LAW4401 Capstone Project
|Semester 2, 2013 On-campus Springfield|
|Faculty or Section :||Faculty of Business and Law|
|School or Department :||School of Law|
|Version produced :||21 July 2014|
Examiner: Lynda Crowley-Cyr
Moderator: James Mayanja
Students taking this course are expected to have completed at least 16 core law courses. It is also highly recommended that this course be taken in the last semester of the studentís enrolment in the program. Students are required to have access to a personal computer, e-mail capabilities and Internet access to UConnect. Current details of computer requirements can be found at http://www.usq.edu.au/current-students/support/computing/hardware.
Being a capstone course, this course provides students with opportunities to draw together aspects of their learning throughout the program, demonstrating their level of understanding of law, legal policy and legal processes, as well as a variety of legal and generic skills. This course represents a culmination of student learning experiences in preparation for professional legal careers or other occupations.
The capstone project involves students undertaking a major project that involves initiative, organisation, research and other activities that may include analysis, problem-solving, reflection, written and oral communication, teamwork, interpersonal skills and ethical inquiry. Students will be required to make a selection from two or more capstone projects. The course is intended to provide students with a capstone experience that requires and allows them to demonstrate detailed legal knowledge, together with various skills, in multiple areas as they prepare to complete and exit the law program.
On successful completion of this course, students should:
- be able to demonstrate their ability to address and engage with a complex legal or social issue or problem and to generate justifiable solutions or answers as required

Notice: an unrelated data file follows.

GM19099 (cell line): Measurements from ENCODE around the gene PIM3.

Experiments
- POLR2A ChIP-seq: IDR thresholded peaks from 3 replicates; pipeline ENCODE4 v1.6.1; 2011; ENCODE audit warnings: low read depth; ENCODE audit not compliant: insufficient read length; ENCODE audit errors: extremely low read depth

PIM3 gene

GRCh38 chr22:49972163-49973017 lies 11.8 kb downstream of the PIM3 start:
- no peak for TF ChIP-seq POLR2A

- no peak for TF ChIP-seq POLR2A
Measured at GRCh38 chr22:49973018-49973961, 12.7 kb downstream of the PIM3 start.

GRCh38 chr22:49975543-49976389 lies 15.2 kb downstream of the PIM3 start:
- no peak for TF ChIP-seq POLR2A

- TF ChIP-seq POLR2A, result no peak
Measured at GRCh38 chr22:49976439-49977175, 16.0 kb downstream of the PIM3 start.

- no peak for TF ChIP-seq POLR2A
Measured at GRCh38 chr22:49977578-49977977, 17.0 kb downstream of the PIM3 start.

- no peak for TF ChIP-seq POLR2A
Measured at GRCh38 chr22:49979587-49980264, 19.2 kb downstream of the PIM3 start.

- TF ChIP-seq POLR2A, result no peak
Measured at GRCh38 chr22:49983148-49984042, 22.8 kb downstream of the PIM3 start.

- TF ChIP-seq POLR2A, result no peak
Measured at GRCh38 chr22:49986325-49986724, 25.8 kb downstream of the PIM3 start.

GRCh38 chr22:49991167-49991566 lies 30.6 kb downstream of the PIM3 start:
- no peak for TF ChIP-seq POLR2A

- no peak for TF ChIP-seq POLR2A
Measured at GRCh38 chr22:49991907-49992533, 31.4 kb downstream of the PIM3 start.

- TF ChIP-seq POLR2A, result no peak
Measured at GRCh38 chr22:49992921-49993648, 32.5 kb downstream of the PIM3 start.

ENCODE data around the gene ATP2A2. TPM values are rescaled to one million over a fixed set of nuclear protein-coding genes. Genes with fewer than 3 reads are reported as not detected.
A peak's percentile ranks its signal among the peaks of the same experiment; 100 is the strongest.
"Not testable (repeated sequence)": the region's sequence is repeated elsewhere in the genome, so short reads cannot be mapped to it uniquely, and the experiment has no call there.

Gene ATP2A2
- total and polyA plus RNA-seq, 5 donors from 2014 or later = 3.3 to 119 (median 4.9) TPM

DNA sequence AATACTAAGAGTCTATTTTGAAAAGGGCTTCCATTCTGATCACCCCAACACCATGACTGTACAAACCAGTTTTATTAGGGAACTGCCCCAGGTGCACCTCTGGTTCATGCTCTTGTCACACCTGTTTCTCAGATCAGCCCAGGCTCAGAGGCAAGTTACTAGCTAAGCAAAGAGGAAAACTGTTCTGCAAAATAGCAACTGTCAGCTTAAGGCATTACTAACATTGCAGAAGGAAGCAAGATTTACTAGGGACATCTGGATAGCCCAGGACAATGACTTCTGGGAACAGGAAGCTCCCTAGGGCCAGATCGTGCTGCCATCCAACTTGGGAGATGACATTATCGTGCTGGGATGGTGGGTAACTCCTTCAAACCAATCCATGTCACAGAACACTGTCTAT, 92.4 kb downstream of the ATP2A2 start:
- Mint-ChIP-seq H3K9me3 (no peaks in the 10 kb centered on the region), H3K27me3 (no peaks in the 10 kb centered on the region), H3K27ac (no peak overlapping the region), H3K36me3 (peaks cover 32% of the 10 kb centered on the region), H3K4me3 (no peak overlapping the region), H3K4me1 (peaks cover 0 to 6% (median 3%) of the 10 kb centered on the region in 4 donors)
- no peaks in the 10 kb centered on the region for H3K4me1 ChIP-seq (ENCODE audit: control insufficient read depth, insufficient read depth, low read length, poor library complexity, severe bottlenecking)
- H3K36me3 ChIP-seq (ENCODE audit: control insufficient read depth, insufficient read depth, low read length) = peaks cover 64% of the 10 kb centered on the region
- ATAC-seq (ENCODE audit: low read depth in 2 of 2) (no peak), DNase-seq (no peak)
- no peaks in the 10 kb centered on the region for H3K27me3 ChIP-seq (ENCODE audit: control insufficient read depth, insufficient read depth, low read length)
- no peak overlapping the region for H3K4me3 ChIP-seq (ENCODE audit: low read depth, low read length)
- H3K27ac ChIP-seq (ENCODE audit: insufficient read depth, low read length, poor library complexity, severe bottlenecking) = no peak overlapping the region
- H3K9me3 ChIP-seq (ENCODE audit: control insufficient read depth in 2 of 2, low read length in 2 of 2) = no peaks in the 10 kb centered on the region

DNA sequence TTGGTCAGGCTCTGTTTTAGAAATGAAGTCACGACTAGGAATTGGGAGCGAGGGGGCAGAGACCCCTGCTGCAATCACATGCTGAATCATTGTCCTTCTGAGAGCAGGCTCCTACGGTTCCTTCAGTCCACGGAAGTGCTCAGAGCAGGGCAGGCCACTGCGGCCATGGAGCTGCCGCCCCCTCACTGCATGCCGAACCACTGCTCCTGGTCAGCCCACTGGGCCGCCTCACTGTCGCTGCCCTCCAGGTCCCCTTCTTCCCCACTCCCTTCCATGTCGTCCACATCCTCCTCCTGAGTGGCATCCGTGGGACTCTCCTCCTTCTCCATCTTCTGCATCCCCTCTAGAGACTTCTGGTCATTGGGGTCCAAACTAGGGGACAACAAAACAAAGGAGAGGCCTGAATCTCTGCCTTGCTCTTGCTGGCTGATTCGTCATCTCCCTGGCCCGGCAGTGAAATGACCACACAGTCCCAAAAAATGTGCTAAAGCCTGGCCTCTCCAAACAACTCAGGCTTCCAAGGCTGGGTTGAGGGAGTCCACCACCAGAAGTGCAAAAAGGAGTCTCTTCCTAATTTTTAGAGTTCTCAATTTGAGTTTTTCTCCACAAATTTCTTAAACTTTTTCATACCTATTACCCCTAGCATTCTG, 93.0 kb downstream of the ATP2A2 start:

- have achieved an advanced understanding of a specialised area of law or of interlinked areas of law
- have demonstrated advanced evaluative, critical thinking and reflective skills in the approach taken to the legal or social issue or problem addressed in the project
- be able to demonstrate an advanced capacity to apply theoretical knowledge to complex legal or social questions or problems
- be able to present the project outcomes both in writing and orally and to a high standard.
|1.||Enhanced knowledge and understanding in selected fields of law, together with highly developed research, writing and other skills.||100.00|
Text and materials required to be purchased or accessed
ALL textbooks and materials available to be purchased can be sourced from USQ's Online Bookshop (unless otherwise stated). (https://bookshop.usq.edu.au/bookweb/subject.cgi?year=2013&sem=02&subject1=LAW4401)
Please contact us for alternative purchase options from USQ Bookshop. (https://bookshop.usq.edu.au/contact/)
Given the project nature of the course, there are no prescribed texts or other materials that need to be purchased.
Asprey, M 2010, Plain language for lawyers, 4th edn, Federation Press, Annandale, New South Wales.
Banks, C & Douglas, H 2006, Law on the Internet, 3rd edn, Federation Press, Sydney, New South Wales.